The development of this health and social care service will be a single intervention that can help overcome all the significant difficulties alluded to above.

It will:


  • Increase provision of health and social care but without significantly increasing the cost,


  • Provide the ‘glue’, the connectivity to improve coordination within the health and the social care system,


  • Engage the youth of today, tomorrow’s Britain, to contribute the best of their strengths. This is about releasing their intrinsic needs, shaped by today’s open platform social and digital technologies, for Authenticity, Collaboration, Wholeness, Abundance and Connected together, these young kids are wired to contribute to health promotion and disease prevention at scale,


  • Release untapped resources, assets, ideas, time and money previously locked in the cracks between the parts of the hierarchy and the so out of date ME job descriptions, rather than the future of work in the NHS as ‘WE’ Collaborative Charters,


  • Restore ownership of the priorities, resources and decisions back to a self- regulating living community, not a third party compliance driven and separated hierarchies.


It is in our stewardship, our gift and our time to make it happen!

The earlier models of national youth service (still practised in some countries) were compliance driven; they were mandatory. Today, most of our workforce live in compliance based work cultures. No, it does not need to be mandatory, it has to be about engaging contribution, which is about voluntary choice, about being drawn to something, rather than being driven. Britain, has shown, time and again through its contribution to voluntary and charitable work globally that this is not an impossible ask of British youth.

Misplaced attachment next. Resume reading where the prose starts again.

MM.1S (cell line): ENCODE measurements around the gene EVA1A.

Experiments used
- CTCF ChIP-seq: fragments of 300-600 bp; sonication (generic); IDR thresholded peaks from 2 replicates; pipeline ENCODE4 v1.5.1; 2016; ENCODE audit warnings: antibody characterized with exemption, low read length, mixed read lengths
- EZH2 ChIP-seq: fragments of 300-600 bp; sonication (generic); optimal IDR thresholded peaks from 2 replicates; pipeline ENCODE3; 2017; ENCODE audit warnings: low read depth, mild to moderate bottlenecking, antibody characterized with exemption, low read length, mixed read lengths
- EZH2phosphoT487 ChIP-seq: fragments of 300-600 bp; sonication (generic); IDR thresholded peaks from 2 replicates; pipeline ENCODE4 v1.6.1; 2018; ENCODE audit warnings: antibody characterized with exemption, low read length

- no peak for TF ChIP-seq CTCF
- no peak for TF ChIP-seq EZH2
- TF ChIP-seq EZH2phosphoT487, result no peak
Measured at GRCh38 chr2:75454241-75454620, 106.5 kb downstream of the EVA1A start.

It is about taking the time to engage people intrinsically from the heart, to contribute the best of the individual connecting with others to bring more strengths together to reshape renaissance of the NHS system as a living community or ecosystem. What’s better, a mandatory system which sees an extra million pair of hands or a voluntary system which engages 250,000 with their hands, their minds and their hearts?

This is not just about increasing capacity/capability in the system. The bigger and more important goal is to engage the younger generation to be more involved in health and social care, understand life style choices better, contribute to health promotion and disease prevention and as a nation take charge of our future health i.e. making it a social movement.

We can achieve a better balance in supply/demand of health and social care with little extra cost.  We will significantly expand the voluntary sector, shift the focus of the future generation into a health promotion/prevention paradigm and increase the interest of the future generation in science and health work streams (we have been historically short staffed in these areas of work).

Above all, we will generate a social responsibility vehicle. We will give a young generation, wired for sharing, collaboration and innovation, an opportunity to learn compassion and life skills for their own health and those of others. We will see a restored and extended life-work ecosystem operating out of wholeness, not separation. We can and should save millions by dismantling our costly system of third party compliance, moving to a self-regulating living ecosystem.


See Part Two: Renaissance of the NHS as the Elevation of the Positive Core at Scale